Related to: 'The World to Come'

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The Book of Aron

Jim Shepard
Authors:
Jim Shepard

Warsaw, Poland, 1939. My mother and father named me Aron, but my father said they should have named me What Have You Done or What Were You Thinking.Aron is a nine-year-old Polish Jew, and a troublemaker. As the walls go up around the ghetto in Warsaw, as the lice and typhus rage, food is stolen and even Jewish police betray their people, Aron smuggles from the other side to survive.In a place where no one thinks of anyone but himself, the only exception is Doctor Korczak; trying to keep a hundred and fifty orphans from starving.They call the Doctor a hero. Aron is not a hero. He is not special or selfless or spirited. He is ordinary. He is willing to do what the Doctor will not.

Alberto Barrera Tyszka

Alberto Barrera Tyszka, poet and novelist, is well known in Venezuela for his Sunday column in the newspaper El Nacional. He co-wrote the internationally bestselling and critically acclaimed Hugo Chávez (2007), the first biography of the Venezuelan president. His novel The Sickness won the prestigious Herralde Prize and was shortlisted for the Independent Foreign Fiction Prize. Homeland or Death was the winner of the Tusquets Prize.

Anton Chekhov

Anton Chekhov was a Russian playwright and short story writer who is considered to be among the greatest writers of short fiction in history. He trained as a doctor and practiced medicine throughout most of his literary career. Constance Garnett was an English translator of nineteenth-century Russian literature and one of the first English translators of Tolstoy, Dostoevsky and Chekhov.Janet Malcolm is a staff writer at The New Yorker and the author of The Journalist and the Murder and In the Freud Archives, among many others.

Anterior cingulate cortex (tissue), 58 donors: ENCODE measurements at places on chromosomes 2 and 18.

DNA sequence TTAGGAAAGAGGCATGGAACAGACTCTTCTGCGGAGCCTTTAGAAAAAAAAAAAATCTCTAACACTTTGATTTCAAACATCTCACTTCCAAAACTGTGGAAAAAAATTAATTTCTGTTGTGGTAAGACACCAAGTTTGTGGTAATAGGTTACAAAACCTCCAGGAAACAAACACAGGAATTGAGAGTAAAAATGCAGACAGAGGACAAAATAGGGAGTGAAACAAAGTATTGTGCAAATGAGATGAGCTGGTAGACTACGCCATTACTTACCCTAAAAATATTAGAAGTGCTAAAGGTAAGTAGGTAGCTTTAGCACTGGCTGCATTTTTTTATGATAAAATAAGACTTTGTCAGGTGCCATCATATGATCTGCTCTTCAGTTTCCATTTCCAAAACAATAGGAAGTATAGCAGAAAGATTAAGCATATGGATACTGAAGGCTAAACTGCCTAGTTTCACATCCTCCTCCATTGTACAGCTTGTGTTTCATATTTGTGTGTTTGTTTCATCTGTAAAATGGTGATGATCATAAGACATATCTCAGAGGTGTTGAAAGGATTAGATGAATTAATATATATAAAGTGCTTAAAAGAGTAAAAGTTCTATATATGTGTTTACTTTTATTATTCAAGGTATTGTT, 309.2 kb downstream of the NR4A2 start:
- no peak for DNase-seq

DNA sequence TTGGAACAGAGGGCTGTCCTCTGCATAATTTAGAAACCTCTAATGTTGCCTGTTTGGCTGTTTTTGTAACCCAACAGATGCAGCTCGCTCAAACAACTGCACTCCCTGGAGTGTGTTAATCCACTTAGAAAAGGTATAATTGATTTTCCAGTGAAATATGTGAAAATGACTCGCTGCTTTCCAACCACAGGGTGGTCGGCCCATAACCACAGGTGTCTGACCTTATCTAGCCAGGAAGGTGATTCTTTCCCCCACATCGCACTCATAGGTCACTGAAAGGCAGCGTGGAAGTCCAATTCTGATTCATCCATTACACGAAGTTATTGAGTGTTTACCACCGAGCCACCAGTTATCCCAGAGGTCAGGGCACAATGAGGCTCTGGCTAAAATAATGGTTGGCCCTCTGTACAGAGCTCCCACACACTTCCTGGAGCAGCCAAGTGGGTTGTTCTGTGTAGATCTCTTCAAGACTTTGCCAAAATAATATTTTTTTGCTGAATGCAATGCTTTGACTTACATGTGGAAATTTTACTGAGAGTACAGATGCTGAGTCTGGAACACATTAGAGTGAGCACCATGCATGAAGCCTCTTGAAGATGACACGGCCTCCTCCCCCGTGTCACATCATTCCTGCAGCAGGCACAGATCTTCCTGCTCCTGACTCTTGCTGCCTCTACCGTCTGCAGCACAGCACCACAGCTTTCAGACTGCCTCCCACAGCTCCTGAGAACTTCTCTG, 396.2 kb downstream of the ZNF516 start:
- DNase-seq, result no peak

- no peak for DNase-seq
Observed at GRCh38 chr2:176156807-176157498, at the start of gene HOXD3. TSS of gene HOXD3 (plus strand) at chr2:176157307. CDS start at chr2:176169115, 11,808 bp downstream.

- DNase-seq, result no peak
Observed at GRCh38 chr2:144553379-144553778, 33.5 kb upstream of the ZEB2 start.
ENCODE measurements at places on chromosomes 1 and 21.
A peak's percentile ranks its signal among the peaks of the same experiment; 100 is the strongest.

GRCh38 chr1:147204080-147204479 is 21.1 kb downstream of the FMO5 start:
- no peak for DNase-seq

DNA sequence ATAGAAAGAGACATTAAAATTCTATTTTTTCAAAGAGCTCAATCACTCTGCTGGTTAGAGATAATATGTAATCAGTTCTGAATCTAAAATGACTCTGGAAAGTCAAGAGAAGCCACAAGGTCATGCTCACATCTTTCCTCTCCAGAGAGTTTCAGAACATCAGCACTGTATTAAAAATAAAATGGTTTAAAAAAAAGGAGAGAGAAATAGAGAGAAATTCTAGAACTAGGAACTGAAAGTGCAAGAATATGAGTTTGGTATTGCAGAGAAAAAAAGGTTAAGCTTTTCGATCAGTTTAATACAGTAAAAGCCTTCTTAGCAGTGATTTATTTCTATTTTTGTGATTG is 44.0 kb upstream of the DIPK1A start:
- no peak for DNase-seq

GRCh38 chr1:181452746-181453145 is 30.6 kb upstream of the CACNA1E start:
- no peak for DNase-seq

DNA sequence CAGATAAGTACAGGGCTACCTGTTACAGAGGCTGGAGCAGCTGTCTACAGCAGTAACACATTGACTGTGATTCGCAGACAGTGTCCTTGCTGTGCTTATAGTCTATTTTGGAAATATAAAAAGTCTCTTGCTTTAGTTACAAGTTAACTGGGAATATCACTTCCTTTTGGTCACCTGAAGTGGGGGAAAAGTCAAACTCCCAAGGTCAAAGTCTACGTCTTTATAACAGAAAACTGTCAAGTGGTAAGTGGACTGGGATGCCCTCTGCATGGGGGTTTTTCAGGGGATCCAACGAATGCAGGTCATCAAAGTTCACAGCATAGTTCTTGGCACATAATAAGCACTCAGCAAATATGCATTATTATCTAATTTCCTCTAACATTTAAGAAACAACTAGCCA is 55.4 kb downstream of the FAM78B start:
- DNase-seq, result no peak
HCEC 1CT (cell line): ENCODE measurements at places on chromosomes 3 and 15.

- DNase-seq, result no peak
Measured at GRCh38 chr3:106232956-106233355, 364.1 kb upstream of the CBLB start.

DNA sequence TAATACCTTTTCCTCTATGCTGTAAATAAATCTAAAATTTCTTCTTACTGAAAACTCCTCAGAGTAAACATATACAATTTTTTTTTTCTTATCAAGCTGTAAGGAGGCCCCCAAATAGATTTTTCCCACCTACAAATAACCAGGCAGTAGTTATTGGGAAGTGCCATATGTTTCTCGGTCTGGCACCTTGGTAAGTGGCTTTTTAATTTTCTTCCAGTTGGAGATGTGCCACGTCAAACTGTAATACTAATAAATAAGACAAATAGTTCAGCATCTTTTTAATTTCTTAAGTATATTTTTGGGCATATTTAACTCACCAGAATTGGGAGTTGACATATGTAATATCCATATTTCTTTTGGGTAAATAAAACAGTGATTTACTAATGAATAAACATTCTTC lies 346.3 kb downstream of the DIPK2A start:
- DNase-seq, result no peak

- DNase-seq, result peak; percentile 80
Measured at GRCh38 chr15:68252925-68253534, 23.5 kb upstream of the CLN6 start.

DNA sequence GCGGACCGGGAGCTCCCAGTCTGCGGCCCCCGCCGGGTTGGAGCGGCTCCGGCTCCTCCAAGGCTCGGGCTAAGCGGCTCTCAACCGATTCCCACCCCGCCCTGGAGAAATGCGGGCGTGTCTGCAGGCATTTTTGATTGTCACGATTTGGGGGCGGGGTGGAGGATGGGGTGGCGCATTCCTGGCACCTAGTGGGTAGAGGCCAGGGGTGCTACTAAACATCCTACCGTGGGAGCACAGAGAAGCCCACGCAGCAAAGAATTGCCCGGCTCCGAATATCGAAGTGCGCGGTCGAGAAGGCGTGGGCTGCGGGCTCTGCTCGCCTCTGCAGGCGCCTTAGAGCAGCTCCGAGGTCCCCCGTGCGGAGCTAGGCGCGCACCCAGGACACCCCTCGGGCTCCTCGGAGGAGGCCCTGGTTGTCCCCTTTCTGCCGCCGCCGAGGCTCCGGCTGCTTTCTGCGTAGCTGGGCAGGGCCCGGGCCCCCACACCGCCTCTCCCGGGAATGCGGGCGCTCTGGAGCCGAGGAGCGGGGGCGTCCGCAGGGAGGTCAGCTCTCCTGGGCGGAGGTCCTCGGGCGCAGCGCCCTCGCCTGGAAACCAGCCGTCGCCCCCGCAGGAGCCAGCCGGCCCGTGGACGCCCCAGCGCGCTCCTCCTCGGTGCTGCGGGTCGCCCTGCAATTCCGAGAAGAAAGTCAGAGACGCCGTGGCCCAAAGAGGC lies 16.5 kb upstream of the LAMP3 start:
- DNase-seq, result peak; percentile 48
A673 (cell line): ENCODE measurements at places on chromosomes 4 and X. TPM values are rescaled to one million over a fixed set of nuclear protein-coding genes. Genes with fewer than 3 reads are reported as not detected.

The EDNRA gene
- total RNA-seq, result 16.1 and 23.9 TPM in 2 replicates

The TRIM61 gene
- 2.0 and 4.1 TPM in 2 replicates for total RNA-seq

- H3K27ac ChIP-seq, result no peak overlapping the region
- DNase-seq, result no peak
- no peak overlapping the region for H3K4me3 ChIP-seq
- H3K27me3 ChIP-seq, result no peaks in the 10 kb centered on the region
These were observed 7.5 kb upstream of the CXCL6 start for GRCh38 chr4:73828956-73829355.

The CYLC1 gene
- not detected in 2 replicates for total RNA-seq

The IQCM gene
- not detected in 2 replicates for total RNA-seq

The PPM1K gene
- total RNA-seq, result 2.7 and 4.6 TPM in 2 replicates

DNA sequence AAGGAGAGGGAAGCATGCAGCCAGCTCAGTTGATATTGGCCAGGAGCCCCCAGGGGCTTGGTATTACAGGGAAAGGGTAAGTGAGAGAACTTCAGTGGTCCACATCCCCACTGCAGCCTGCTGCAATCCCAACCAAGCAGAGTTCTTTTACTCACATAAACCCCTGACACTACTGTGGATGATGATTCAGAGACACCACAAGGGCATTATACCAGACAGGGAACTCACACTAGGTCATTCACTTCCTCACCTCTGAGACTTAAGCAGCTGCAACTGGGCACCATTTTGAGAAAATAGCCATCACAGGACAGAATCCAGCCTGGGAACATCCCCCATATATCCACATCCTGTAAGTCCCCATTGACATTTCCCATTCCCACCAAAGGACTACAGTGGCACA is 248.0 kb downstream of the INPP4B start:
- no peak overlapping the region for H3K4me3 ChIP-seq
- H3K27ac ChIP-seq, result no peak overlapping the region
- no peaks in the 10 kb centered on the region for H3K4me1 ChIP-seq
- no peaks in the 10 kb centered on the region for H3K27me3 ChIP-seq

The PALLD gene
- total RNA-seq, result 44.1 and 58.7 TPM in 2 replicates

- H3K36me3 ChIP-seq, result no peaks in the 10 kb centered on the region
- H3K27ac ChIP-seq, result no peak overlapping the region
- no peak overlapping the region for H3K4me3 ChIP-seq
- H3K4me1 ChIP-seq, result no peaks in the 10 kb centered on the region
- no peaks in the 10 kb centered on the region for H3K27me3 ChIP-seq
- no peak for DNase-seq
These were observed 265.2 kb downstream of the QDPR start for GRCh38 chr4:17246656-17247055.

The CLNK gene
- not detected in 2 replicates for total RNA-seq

Chris Womersley

Chris Womersley was born in Melbourne in 1968. His fiction and reviews have appeared in numerous journals and anthologies, including Granta New Writing and The Age, and In 2007 one of his short stories won the Josephine Ulrick Literature Prize. Bereft is his second novel.

Claire Dyer

Claire Dyer is a published, prize-winning poet. She is Chairperson of Reading Writers and gives solo and group poetry readings around the UK. She lives outside Reading.

Daniel Kehlmann

Daniel Kehlmann was born in Munich in 1975 and lives in Vienna, Berlin and New York. He has published six novels: Measuring the World, Me & Kaminski Fame, F and You Should Have Left and has won numerous prizes, including the Candide Prize, the Literature Prize of the Konrad Adenauer Foundation, the Doderer Prize, The Kleist Prize, the WELT Literature Prize, and the Thomas Mann Prize. Measuring the World was translated into more than forty languages and is one of the biggest successes in post-war German literature.